Puget Sound

Deep water sound of the Salish Sea in northwestern Washington, United States / From Wikipedia, the free encyclopedia

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Puget Sound (/ˈpjuːɪt/ PEW-jit) is a sound of the Pacific Northwest, an inlet of the Pacific Ocean, and part of the Salish Sea. It is located along the northwestern coast of the U.S. state of Washington. It is a complex estuarine[3] system of interconnected marine waterways and basins, with one major and two minor connections to the open Pacific Ocean via the Strait of Juan de FucaAdmiralty Inlet being the major connection and Deception Pass and Swinomish Channel being the minor.

Quick facts: Puget Sound, Location, Coordinates, Native na...
Puget Sound
Refer to caption
Satellite View of Puget Sound and surrounding waterways, taken by Sentinel-2 in 2018
Puget Sound is located in Washington (state)
Puget Sound
Puget Sound
LocationPuget Sound Lowlands, Washington, U.S.
Coordinates47.6°N 122.4°W / 47.6; -122.4
Native namex̌ʷəlč (Lushootseed)
EtymologyPeter Puget
Part ofSalish Sea
Primary inflowsDeschutes River, Nisqually River, Puyallup River, Duwamish River, Cedar River, Snohomish River, Stillaguamish River, Skagit River
Primary outflowsAdmiralty Inlet, Deception Pass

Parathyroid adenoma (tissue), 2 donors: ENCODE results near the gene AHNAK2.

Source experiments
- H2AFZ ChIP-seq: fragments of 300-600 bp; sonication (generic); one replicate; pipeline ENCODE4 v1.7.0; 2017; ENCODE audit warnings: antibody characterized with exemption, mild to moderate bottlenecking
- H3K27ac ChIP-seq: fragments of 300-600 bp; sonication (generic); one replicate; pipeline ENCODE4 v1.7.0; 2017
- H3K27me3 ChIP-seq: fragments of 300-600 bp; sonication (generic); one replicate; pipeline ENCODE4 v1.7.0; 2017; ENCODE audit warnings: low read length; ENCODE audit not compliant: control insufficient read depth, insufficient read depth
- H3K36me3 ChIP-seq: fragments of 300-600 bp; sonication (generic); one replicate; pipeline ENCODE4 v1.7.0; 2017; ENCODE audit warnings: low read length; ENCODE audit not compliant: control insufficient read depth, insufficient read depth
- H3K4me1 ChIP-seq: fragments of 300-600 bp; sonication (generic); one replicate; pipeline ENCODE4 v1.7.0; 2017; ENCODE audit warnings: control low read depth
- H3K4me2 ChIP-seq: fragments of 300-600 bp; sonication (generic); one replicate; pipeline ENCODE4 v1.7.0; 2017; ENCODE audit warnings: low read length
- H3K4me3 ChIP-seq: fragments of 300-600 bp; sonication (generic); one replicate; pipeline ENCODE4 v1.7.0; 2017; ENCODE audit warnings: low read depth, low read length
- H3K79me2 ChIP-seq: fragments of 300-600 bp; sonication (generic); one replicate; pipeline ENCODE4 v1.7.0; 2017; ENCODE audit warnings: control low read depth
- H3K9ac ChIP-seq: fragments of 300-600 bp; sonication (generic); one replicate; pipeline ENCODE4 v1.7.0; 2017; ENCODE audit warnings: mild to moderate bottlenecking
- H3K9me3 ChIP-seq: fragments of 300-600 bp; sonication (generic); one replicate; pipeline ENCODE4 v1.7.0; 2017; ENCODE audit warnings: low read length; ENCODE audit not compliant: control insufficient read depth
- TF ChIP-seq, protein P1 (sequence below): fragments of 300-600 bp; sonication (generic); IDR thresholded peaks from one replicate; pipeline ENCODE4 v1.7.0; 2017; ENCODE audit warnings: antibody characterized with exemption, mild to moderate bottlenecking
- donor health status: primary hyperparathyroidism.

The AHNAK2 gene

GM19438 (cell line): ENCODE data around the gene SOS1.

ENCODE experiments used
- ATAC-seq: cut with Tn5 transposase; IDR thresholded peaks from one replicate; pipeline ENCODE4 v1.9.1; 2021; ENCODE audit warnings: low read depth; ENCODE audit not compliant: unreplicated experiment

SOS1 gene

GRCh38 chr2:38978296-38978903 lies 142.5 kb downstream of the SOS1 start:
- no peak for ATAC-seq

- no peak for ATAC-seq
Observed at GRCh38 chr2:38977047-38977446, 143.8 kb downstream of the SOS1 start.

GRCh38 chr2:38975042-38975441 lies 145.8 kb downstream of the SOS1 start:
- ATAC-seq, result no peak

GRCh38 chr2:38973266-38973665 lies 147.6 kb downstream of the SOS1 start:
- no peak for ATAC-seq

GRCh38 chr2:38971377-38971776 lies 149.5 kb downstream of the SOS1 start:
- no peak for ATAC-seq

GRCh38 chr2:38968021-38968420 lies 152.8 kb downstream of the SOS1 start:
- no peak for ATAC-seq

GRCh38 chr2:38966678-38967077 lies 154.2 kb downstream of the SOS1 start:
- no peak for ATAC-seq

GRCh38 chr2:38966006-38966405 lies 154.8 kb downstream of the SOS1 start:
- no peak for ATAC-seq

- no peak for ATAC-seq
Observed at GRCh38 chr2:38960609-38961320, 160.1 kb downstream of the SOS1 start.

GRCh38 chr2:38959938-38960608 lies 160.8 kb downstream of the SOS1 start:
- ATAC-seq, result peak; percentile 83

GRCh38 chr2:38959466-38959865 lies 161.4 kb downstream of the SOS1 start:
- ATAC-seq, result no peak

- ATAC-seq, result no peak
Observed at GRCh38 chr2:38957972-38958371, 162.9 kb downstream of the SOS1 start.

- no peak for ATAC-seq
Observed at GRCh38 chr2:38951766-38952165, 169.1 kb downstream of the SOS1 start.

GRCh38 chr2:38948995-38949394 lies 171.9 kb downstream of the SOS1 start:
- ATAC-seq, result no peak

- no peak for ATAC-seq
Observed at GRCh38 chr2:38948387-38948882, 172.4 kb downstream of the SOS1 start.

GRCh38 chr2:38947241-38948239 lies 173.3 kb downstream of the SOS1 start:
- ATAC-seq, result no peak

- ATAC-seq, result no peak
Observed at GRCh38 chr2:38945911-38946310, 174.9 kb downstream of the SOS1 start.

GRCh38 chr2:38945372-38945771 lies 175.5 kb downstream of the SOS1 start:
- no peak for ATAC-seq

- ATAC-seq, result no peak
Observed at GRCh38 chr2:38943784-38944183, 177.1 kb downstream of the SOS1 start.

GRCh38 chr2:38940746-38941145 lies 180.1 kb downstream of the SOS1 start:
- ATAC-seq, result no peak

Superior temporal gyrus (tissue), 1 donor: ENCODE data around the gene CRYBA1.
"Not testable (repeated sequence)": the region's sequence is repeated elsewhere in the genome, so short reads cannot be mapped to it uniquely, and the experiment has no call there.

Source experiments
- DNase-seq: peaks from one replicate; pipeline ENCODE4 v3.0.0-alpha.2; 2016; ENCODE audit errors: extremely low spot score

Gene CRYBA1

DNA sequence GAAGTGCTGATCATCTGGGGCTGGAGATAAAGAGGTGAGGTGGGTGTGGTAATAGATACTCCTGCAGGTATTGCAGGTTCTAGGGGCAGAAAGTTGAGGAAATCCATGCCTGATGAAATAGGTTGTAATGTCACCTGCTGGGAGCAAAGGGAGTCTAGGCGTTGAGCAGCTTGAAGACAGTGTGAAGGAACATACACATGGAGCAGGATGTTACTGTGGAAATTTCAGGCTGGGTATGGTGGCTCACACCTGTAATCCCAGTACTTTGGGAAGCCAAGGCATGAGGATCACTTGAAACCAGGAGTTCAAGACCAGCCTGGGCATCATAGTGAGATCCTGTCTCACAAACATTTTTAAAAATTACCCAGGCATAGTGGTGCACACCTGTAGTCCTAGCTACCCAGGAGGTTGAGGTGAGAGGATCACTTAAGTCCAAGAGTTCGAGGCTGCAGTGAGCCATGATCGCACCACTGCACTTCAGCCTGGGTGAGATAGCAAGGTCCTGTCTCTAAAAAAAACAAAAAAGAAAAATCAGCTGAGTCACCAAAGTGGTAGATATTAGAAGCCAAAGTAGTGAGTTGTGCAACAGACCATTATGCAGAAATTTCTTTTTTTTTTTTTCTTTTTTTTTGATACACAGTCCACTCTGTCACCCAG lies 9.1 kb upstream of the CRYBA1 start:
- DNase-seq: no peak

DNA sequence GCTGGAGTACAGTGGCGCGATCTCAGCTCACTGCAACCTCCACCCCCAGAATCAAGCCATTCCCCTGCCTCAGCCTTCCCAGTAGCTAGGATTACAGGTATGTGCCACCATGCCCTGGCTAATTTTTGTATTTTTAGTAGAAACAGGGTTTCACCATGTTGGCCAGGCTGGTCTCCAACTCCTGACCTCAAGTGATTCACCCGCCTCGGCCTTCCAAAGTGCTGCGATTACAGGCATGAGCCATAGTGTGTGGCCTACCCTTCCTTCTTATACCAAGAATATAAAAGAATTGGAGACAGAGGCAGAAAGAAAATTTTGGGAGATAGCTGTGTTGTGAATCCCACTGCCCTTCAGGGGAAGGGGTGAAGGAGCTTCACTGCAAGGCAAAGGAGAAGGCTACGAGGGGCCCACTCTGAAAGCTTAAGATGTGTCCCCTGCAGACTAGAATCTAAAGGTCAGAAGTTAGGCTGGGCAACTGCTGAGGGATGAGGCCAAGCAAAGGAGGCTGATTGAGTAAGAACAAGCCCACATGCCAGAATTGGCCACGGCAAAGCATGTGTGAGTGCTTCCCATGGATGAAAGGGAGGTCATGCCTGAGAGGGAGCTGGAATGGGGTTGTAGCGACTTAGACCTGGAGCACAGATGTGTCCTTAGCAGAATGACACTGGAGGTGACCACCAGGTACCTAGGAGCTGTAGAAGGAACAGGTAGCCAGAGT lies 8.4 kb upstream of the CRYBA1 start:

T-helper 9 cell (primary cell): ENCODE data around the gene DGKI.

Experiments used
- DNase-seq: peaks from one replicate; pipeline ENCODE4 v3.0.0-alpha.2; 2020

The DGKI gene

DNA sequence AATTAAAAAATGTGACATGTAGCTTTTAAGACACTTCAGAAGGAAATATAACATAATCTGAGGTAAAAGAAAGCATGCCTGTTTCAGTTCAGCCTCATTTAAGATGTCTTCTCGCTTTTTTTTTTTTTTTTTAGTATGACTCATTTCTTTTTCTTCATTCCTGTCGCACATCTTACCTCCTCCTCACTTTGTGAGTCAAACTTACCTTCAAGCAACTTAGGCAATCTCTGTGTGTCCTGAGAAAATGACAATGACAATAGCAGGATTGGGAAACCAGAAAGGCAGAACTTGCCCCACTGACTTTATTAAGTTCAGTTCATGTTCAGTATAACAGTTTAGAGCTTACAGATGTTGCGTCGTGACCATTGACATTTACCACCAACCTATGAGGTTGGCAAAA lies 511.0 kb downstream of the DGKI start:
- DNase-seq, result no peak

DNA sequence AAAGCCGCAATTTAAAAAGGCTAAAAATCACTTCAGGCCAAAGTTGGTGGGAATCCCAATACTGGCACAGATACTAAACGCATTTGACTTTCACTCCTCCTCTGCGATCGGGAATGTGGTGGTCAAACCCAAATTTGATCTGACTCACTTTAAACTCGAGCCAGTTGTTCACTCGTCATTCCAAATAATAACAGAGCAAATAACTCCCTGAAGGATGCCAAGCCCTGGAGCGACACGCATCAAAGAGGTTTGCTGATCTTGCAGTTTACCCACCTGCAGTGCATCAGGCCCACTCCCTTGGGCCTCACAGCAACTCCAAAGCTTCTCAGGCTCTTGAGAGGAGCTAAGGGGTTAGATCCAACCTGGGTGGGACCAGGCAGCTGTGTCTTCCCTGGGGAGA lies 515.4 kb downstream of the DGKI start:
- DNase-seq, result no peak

avg: 41,000 cu ft/s (1,200 m3/s)[1]
max: 367,000 cu ft/s (10,400 m3/s)
min: 14,000 cu ft/s (400 m3/s)
Catchment area12,138 sq mi (31,440 km2)[2]
Max. length100 mi (160 km)
Max. width10 mi (16 km)
Surface area1,020 sq mi (2,600 km2)[1]
Average depth450 ft (140 m)
Max. depth930 ft (280 m)[1]
Water volume26.5 cu mi (110 km3)[1]
SettlementsSeattle, Tacoma, Olympia, Everett, Bremerton

Water flow through Deception Pass is approximately equal to 2% of the total tidal exchange between Puget Sound and the Strait of Juan de Fuca.[1] Puget Sound extends approximately 100 miles (160 km) from Deception Pass in the north to Olympia in the south. Its average depth is 450 feet (140 m)[4] and its maximum depth, off Jefferson Point between Indianola and Kingston, is 930 feet (280 m). The depth of the main basin, between the southern tip of Whidbey Island and Tacoma, is approximately 600 feet (180 m).[1]

In 2009, the term Salish Sea was established by the United States Board on Geographic Names as the collective waters of Puget Sound, the Strait of Juan de Fuca, and the Strait of Georgia. Sometimes the terms "Puget Sound" and "Puget Sound and adjacent waters" are used for not only Puget Sound proper but also for waters to the north, such as Bellingham Bay and the San Juan Islands region.[5]

The term "Puget Sound" is used not just for the body of water but also the Puget Sound region centered on the sound. Major cities on the sound include Seattle, Tacoma, Olympia, and Everett. Puget Sound is also the second-largest estuary in the United States, after Chesapeake Bay in Maryland and Virginia.[6]